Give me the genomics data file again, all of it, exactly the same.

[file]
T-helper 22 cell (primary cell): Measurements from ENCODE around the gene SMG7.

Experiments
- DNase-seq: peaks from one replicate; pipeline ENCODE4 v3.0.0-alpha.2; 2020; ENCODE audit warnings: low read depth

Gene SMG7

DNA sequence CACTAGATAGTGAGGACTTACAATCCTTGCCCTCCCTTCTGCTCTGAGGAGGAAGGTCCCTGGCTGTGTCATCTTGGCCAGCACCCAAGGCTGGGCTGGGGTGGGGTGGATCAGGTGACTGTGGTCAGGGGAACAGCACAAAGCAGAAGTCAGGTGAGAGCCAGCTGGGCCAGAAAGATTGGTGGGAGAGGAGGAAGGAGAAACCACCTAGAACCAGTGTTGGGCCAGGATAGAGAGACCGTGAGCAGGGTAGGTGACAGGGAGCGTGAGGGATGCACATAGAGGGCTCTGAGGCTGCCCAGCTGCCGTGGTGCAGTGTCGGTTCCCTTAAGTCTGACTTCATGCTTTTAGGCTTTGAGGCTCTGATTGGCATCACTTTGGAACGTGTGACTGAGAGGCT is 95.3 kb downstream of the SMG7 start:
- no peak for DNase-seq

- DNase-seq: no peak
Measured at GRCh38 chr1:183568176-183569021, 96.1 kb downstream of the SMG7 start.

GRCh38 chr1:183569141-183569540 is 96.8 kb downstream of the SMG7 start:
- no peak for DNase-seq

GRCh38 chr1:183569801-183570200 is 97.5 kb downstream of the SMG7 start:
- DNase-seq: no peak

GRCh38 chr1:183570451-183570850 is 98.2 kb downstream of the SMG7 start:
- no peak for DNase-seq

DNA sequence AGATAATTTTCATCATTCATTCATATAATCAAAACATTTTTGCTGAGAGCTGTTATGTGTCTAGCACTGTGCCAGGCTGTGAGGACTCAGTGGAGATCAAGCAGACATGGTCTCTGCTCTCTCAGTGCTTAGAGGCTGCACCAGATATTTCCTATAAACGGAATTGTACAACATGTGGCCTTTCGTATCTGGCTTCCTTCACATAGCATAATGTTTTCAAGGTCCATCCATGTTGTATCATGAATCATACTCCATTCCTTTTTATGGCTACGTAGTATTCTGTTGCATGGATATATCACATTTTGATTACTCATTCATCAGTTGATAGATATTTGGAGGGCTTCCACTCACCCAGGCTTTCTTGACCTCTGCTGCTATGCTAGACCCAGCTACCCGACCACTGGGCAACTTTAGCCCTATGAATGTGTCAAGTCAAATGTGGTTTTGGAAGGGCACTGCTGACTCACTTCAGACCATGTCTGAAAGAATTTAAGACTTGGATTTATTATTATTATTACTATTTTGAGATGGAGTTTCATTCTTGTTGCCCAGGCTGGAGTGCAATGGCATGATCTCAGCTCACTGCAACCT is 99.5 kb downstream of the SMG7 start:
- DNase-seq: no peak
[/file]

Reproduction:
T-helper 22 cell (primary cell): Measurements from ENCODE around the gene SMG7.

Experiments
- DNase-seq: peaks from one replicate; pipeline ENCODE4 v3.0.0-alpha.2; 2020; ENCODE audit warnings: low read depth

Gene SMG7

DNA sequence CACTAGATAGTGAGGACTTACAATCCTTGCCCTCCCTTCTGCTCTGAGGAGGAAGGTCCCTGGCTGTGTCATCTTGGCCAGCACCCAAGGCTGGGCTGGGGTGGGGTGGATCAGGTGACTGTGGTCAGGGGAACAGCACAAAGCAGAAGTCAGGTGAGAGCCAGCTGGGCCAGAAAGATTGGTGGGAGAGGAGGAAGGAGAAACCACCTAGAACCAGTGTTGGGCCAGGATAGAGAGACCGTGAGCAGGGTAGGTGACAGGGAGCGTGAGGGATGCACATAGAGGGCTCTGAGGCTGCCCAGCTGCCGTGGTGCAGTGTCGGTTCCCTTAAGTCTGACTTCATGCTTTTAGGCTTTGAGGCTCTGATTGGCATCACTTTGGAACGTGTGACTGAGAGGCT is 95.3 kb downstream of the SMG7 start:
- no peak for DNase-seq

- DNase-seq: no peak
Measured at GRCh38 chr1:183568176-183569021, 96.1 kb downstream of the SMG7 start.

GRCh38 chr1:183569141-183569540 is 96.8 kb downstream of the SMG7 start:
- no peak for DNase-seq

GRCh38 chr1:183569801-183570200 is 97.5 kb downstream of the SMG7 start:
- DNase-seq: no peak

GRCh38 chr1:183570451-183570850 is 98.2 kb downstream of the SMG7 start:
- no peak for DNase-seq

DNA sequence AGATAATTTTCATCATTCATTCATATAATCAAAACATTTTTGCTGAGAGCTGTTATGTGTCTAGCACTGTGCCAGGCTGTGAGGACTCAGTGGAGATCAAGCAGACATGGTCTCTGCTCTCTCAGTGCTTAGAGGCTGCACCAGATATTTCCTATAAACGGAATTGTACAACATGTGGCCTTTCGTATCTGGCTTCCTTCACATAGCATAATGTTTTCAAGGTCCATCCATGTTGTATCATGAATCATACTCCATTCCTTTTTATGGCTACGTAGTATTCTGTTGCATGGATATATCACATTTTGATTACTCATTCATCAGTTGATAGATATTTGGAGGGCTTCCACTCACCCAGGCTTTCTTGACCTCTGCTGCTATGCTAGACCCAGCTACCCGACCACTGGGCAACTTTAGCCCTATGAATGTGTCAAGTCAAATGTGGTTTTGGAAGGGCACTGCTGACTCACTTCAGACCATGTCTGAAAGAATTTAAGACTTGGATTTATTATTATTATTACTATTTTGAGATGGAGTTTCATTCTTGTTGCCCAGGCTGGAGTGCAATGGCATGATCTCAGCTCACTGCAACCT is 99.5 kb downstream of the SMG7 start:
- DNase-seq: no peak